In the previous four elections, W.A.C. had faced NDP (and CCF) leader Robert Strachan. Each time, same result – a Socred majority. In six mandates, the Socreds had disposed of three CCF/NDP leaders, not to mention chewing through Liberal and Conservatives leaders as well.
Though Strachan was 13 years younger than W.A.C., he was facing a challenge from a even younger generation within the NDP. In 1966, Tom Berger was elected MLA from Vancouver Burrard at age 32. He had already been a one-term Member of Parliament, president of the BC NDP, and built a reputation as a labour and aboriginal rights lawyer.
There was no doubt he was an up-and-comer.
Berger challenged Strachan in 1967. In a party convention, Strachan pushed Berger back and remained leader, but the damage was done – to Strachan, and ultimately to Berger too. The party was deeply divided. Strachan resigned as leader in 1969, setting up a leadership race between Berger, backed by Labour leaders, and Dave Barrett, first elected in 1960 and, like Berger, still in his 30s.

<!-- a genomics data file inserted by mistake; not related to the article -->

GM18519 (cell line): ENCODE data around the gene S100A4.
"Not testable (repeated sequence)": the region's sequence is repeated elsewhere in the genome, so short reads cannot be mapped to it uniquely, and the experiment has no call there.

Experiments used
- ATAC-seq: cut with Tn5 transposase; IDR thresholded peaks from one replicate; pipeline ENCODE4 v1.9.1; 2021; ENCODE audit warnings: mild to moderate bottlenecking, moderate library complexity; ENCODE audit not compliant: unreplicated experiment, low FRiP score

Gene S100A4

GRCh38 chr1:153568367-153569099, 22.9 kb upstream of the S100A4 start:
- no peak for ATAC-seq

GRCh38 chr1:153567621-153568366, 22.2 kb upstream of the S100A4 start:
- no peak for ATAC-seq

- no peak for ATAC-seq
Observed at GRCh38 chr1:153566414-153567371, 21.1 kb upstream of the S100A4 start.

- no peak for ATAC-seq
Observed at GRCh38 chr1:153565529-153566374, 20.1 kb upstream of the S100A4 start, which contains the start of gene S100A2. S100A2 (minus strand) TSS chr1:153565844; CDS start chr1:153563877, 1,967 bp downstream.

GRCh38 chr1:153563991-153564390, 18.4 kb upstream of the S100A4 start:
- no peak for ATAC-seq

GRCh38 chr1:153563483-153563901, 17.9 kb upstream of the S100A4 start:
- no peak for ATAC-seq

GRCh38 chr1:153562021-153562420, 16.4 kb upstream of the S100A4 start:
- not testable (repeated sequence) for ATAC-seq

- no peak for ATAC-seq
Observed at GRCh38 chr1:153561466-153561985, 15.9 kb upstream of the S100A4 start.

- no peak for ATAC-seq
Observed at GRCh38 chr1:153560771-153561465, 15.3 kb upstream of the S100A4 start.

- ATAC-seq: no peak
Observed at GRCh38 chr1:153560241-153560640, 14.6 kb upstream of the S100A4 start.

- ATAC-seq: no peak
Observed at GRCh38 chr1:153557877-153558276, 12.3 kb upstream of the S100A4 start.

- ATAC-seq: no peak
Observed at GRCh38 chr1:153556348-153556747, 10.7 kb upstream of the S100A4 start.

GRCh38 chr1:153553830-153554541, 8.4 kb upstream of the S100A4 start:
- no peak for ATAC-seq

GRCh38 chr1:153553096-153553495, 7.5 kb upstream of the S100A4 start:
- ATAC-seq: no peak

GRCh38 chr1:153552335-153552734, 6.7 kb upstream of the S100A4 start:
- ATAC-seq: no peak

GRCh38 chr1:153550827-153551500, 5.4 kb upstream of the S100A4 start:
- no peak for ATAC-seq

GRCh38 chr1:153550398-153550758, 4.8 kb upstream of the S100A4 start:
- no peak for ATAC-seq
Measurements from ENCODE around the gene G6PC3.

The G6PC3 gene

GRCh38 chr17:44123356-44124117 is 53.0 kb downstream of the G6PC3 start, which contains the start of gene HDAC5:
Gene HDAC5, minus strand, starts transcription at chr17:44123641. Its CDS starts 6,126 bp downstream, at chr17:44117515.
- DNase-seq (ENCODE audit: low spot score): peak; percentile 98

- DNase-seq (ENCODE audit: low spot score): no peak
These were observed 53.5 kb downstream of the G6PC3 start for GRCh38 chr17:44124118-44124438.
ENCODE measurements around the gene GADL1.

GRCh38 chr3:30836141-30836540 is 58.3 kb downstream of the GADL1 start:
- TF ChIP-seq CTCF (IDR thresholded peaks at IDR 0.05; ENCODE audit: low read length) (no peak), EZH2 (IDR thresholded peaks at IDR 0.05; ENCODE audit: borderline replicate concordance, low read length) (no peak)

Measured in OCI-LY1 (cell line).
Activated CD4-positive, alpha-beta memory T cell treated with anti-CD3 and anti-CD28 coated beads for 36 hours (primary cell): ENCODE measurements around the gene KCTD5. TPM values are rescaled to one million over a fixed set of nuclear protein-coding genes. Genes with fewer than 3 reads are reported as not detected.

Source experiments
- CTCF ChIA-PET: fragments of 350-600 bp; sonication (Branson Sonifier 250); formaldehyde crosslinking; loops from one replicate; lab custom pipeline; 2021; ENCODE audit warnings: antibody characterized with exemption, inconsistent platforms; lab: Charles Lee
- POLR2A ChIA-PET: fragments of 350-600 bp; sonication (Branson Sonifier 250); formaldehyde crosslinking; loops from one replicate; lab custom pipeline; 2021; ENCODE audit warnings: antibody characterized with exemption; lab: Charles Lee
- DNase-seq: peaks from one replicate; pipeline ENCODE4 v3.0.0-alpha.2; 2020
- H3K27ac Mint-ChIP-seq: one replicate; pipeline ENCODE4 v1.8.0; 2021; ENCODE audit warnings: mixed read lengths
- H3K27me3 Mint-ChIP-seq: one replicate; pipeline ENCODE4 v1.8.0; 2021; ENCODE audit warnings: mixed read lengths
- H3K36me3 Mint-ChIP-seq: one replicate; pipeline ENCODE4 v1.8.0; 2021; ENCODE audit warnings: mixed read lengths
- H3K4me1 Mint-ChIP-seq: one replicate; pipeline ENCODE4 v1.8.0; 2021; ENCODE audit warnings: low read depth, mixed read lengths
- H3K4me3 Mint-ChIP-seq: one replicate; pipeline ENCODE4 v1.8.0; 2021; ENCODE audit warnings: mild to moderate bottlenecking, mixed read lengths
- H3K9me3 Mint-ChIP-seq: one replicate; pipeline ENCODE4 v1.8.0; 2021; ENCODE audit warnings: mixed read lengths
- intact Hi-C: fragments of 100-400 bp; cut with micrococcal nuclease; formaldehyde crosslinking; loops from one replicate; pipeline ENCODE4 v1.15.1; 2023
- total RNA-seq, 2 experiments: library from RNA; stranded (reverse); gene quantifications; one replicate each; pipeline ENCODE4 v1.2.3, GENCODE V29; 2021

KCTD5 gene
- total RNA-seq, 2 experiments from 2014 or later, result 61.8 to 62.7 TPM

It was a hotly contested battle. Berger edged out Barrett, entrenching deep divisions. It was now Berger’s task to dethrone W.A.C., a man clearly of another era.
Meanwhile, the Liberals were also in the midst of a change. Outgoing leader Ray Perrault took on the leadership in 1959 and led the party through three elections. He restored credibility, electing a small but talented caucus – but the party was stuck on 20% of the popular vote. It wouldn’t budge.
Perrault opted to leave for federal politics and in 1968, pulled off one of the great upsets in BC federal political history, shockingly defeating national NDP leader Tommy Douglas.